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Argus Media : Scrap M&A ramps up on steel expansions, profits

09/17/2021 | 11:32am EDT

Consolidation in the US metal recycling industry has accelerated this year in step with the expansion of electric arc furnace (EAF) steelmaking capacity, and record profitability for steelmakers is likely to drive more mergers and acquisitions in coming months.

M&A activity has ramped up as prices and profits have rebounded. US hot-rolled coil prices have nearly hit $2,000/st, up from a low of $450/st in August 2020, blowing out spreads to ferrous scrap costs and ballooning profits.

US metal recyclers and steel mills grown market share in the wake of a surge in EAF steelmaking capacity, particularly in the southern US.

Since 2016, more than 140 scrap locations and 20 automotive shredders have been bought or sold, according to data analyzed by Argus.

Large independent ferrous scrap recyclers have accounted for about 70pc of these transactions, while 30pc have been affiliated with EAF steelmakers.

Mills look to secure scrap supply

The wave of acquisitions has reflected the mill consolidation across the US.

That dynamic has driven steelmakers looking to better control volumes and costs of ferrous scrap feedstock to bolster their own recycling operations. Established EAF steelmakers Nucor, Steel Dynamics (SDI), Commercial Metals (CMC) and Gerdau all operate extensive recycling operations to support their steel operations.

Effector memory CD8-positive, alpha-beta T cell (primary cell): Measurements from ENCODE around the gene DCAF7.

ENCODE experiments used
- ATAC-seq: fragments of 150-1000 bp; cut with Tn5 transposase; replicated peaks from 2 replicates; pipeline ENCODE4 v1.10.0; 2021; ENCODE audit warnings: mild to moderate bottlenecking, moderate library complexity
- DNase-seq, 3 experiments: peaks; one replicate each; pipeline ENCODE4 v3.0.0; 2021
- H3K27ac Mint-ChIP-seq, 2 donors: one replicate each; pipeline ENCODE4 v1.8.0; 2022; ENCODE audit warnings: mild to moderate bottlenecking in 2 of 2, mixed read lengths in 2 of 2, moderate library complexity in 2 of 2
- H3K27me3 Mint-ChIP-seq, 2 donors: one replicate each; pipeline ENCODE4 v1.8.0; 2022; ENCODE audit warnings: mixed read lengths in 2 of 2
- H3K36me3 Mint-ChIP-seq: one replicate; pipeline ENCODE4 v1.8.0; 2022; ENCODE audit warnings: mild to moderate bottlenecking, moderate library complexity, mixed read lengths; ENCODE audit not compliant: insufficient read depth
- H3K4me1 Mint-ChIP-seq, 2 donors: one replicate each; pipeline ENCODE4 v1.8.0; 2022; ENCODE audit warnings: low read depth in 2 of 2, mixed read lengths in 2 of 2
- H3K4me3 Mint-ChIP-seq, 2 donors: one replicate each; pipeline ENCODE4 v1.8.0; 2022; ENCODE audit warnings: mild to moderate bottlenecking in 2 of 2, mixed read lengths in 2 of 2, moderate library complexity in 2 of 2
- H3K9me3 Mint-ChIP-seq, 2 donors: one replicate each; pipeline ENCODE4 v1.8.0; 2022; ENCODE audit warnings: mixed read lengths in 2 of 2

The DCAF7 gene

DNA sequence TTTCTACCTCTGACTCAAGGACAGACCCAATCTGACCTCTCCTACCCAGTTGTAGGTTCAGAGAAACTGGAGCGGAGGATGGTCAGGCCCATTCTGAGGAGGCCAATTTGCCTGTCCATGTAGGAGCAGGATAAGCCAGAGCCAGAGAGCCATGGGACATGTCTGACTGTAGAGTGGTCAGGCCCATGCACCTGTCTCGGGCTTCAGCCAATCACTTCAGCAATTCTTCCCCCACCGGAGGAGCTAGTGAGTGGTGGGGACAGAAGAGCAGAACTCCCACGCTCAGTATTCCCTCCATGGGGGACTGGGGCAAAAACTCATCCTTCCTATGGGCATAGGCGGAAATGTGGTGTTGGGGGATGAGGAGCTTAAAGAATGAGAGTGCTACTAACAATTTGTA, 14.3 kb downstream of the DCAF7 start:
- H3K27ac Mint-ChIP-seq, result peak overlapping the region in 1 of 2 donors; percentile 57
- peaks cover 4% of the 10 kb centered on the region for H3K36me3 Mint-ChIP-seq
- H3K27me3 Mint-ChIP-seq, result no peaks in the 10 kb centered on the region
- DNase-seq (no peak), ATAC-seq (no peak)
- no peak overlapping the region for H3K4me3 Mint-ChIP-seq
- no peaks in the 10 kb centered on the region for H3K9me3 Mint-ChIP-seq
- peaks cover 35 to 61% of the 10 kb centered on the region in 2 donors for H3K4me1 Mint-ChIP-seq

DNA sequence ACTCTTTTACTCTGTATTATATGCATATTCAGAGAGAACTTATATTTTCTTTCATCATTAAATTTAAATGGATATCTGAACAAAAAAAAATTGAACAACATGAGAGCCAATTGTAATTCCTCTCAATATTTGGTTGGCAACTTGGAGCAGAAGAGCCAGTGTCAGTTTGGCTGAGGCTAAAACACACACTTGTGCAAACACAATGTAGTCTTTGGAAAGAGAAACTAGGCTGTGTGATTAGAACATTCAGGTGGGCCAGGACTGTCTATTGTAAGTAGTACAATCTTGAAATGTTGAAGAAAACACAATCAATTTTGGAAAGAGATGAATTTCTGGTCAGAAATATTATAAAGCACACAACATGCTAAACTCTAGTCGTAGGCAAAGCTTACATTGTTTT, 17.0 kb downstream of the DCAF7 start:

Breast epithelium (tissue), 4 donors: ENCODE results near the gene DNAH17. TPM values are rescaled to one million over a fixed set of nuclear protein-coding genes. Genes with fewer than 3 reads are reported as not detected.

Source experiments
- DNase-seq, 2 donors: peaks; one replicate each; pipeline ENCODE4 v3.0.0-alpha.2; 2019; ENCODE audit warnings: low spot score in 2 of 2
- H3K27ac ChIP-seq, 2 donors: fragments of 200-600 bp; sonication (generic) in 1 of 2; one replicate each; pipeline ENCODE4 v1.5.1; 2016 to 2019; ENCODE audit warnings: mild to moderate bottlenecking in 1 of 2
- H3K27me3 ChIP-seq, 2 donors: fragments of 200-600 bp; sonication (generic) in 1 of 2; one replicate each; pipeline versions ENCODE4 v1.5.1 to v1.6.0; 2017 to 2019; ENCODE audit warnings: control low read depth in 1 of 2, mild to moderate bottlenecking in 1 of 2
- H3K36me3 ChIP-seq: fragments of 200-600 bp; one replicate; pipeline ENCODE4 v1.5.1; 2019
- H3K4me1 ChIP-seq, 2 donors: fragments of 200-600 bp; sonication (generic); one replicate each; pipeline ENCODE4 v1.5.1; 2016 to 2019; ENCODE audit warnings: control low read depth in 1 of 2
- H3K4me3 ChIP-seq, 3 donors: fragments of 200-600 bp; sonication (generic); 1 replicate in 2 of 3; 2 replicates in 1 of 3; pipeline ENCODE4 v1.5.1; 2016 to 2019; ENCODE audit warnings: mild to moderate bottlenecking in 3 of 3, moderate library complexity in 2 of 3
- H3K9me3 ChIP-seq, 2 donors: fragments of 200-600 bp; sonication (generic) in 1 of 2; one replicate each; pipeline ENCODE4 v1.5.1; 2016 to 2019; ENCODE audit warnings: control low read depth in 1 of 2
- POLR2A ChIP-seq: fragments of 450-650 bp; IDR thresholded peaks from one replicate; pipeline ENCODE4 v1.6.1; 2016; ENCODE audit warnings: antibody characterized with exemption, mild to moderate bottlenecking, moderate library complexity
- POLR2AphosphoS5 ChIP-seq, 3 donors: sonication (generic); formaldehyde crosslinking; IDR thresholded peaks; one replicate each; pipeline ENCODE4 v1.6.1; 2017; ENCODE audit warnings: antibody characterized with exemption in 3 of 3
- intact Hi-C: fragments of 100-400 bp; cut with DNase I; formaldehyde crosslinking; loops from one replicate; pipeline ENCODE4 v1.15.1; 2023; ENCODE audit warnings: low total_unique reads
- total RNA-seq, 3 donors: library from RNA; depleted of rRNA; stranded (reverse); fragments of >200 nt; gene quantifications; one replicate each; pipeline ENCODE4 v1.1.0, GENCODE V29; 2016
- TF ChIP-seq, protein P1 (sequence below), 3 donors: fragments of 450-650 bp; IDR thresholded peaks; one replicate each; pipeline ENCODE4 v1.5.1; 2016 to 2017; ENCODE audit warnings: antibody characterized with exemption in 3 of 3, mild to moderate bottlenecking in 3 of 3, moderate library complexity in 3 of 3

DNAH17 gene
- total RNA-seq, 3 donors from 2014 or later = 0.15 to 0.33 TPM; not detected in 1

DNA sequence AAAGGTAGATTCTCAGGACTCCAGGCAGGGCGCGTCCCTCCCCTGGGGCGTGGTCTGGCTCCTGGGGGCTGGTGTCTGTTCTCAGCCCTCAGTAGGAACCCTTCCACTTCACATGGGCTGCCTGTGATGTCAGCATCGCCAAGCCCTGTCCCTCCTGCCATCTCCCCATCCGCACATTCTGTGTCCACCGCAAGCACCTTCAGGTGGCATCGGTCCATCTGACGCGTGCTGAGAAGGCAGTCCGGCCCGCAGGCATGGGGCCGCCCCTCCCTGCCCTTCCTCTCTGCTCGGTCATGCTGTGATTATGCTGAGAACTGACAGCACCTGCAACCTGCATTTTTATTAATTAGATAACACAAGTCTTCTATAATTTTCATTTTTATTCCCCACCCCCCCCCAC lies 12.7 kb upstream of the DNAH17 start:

Cleveland-Cliffs chief executive Laurenco Goncalves told Argus last month that he intends to get involved in the scrap business 'very soon' to support his company's existing EAFs and integrated operations acquired from ArecelorMittal USA in 2020, as well as potential future EAFs it may build.

US scrap industry sources told Argus this week that the steelmaker has inquired with multiple established, larger-scale recyclers about potential acquisitions.

A move by Cliffs could be the most significant scrap acquisition for a US steelmaker since 2007-08 when SDI acquired OmniSource for $1bn and Nucor bought David J Joseph (DJJ) for $1.4bn in quick succession amid a rapid rise in commodity prices.

US steelmakers are also flush with cash for potential acquisitions because of record high steel prices in 2021, while ferrous scrap prices have plateaued. Nucor and SDI this week both announced expectations for another round of record profits in the third quarter, while US Steel, fresh off earning more than $1bn in the second quarter, yesterday unveiled plans for a new $3bn flat-rolled EAF steel mill to begin construction in 2022.

New EAF mills often result in scrap yard acquisitions to secure supply.

SDI's new 3mn st/yr flat-rolled EAF mill in Sinton, Texas, will likely not begin melting until the end of 2021, but resulted in the steelmaker strategically buying Mexican recycler Zimmer in 2020, as well as three CMC yards in south Texas, including a Corpus Christi shredder.

Similarly, Nucor/DJJ subsidiary River Metals Recycling in 2019 acquired Louisville, Kentucky, shredder ISA and an Ashland, Kentucky, shredder from Columbus Recycling in 2020 ahead of a new plate mill in Brandenburg and an expansion in Gallatin coming online in 2021-22.

Southern hotspot